Be sure to give your analysis proper attention and funding. It’s all too easy to fall into substandard analytical practices if your company doesn’t know what to do with these figures.
What is it about your company that will segue well with the one you’re considering? Will affiliation give you the right framework in which to promote what it does well, or will there be a conflict? Will the other company be looking long-term to capture that territory for itself?
Ensure the relationship you’re positing will permit your business to continue to do what it does well already.
Ensure that, right from the outset, you and your partner organization are clear with each other about what you want to get out of the relationship and how you’re going to go about doing it.
Establish timeframes and goal yardsticks. It may be the case that you have a figure in mind concerning sales growth for a particular product, or it might be something more general, such as an intent to drive an increased flow of traffic to your website.
Discuss this with your partner and decide together how realistic these are as targets and how the partnership can help to achieve them. Then consider how using analysis via something like Affise BI will give you a means of assessing them.
Also, establish ground rules on factors such as how and how often you communicate with each other. You’ll need to give regular updates on product development, so sort out how that will happen in a way that suits all concerned. Give your partner a means of finding out information on an ad hoc basis should an unexpected consumer query arise.
And, not to be overlooked: establish a means of resolving friction.
Be as candid as you need to be. Opacity is the enemy of communication. Clear? Good.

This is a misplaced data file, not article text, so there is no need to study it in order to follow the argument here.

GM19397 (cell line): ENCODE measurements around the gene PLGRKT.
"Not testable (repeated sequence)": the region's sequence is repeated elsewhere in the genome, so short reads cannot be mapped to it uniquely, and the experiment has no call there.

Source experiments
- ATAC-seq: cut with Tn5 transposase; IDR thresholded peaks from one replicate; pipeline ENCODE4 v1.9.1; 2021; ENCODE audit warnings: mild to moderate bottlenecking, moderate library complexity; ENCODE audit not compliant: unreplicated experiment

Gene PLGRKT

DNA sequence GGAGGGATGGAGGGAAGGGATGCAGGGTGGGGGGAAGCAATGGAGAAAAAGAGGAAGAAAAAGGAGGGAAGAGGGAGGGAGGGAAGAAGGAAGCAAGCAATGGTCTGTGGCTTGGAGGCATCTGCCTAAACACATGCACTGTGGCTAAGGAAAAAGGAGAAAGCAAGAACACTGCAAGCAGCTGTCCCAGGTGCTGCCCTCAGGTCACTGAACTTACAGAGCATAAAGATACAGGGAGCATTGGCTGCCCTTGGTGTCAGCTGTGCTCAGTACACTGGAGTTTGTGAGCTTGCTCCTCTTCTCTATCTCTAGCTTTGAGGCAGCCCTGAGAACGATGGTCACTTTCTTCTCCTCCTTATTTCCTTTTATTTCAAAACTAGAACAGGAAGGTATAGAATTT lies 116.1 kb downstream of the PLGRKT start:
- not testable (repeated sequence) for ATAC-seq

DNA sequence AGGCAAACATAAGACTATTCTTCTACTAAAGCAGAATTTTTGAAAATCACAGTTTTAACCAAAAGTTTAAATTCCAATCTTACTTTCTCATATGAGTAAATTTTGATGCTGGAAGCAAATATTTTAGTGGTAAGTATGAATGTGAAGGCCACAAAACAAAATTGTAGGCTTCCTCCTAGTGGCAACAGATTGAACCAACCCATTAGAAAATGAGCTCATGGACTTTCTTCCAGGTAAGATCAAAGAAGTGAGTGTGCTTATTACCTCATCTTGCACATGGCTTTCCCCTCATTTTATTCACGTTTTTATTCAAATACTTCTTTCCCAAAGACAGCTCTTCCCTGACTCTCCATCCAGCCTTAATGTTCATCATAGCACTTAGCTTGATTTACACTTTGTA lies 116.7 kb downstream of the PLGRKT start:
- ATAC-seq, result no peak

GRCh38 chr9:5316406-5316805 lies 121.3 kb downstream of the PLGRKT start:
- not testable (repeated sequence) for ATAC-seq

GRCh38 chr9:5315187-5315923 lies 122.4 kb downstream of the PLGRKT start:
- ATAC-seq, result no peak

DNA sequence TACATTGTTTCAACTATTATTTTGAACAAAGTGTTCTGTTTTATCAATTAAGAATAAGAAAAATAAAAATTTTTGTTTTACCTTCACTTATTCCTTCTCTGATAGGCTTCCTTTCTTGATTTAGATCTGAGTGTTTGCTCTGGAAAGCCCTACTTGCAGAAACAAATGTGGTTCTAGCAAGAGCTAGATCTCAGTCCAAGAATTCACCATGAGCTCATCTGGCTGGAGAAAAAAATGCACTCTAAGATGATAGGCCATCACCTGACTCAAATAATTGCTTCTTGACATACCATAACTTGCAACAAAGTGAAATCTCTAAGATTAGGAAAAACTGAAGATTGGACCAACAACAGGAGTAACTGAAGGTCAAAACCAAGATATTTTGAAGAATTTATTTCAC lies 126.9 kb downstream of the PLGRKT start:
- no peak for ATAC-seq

Finally, pay attention to what customers tell you. Pay attention to what your partner company is saying too. Listen to what your partner company tells you that customers are telling it.
There’s a world of potentially useful feedback out there for you to glean. The optimization benefits of learning from it will be huge and a win-win for both you and your strategic partner.
You may think, “OK, I get it, I need to get into partner marketing, but I’m betting it’s not simple”. You couldn’t be more wrong. With a partner marketing program such as Affise, a lot of the complicated stuff is taken care of for you.
For instance, all your offers and relationship details can be managed by CPAPI. Rather than needing to juggle all manner of complicated and niche data, the difficult bit is handled by this enormously useful data transfer platform.
And the great news is that even if you already have a partner marketing program but want to change to something more suited to your needs, you can do so with ease. In fact, with Affise, platform migration couldn’t be simpler.
With a series of easy steps, from preparing your system to making a global announcement, Affise will give you all the support you need to migrate your platform to a program that makes your partner marketing sing.
An added bonus is the speed of implementation. With a SaaS service like Affise Reach, you can get things up and running within 24 hours, and your brand can team up with another business, an advertiser, or another sort of partner altogether in record time.
Partner marketing is one of the key ways to attract new customers and develop customer loyalty.
And, with a winning way forward at your disposal, and such easy-to-use assistance supplied by companies like Affise, you have everything you need to take your marketing plan to the next level.
It’s an especially good time to be exploring the partner relationships avenue. With cookies soon to disappear, it feels like a marketing epoch shift is due, and eCommerce is about to see some interesting trends develop.
In the words of IBM CEO Ginni Rometty, ‘You’ve got to keep reinventing. You’ll have new competitors… and new customers all around you.’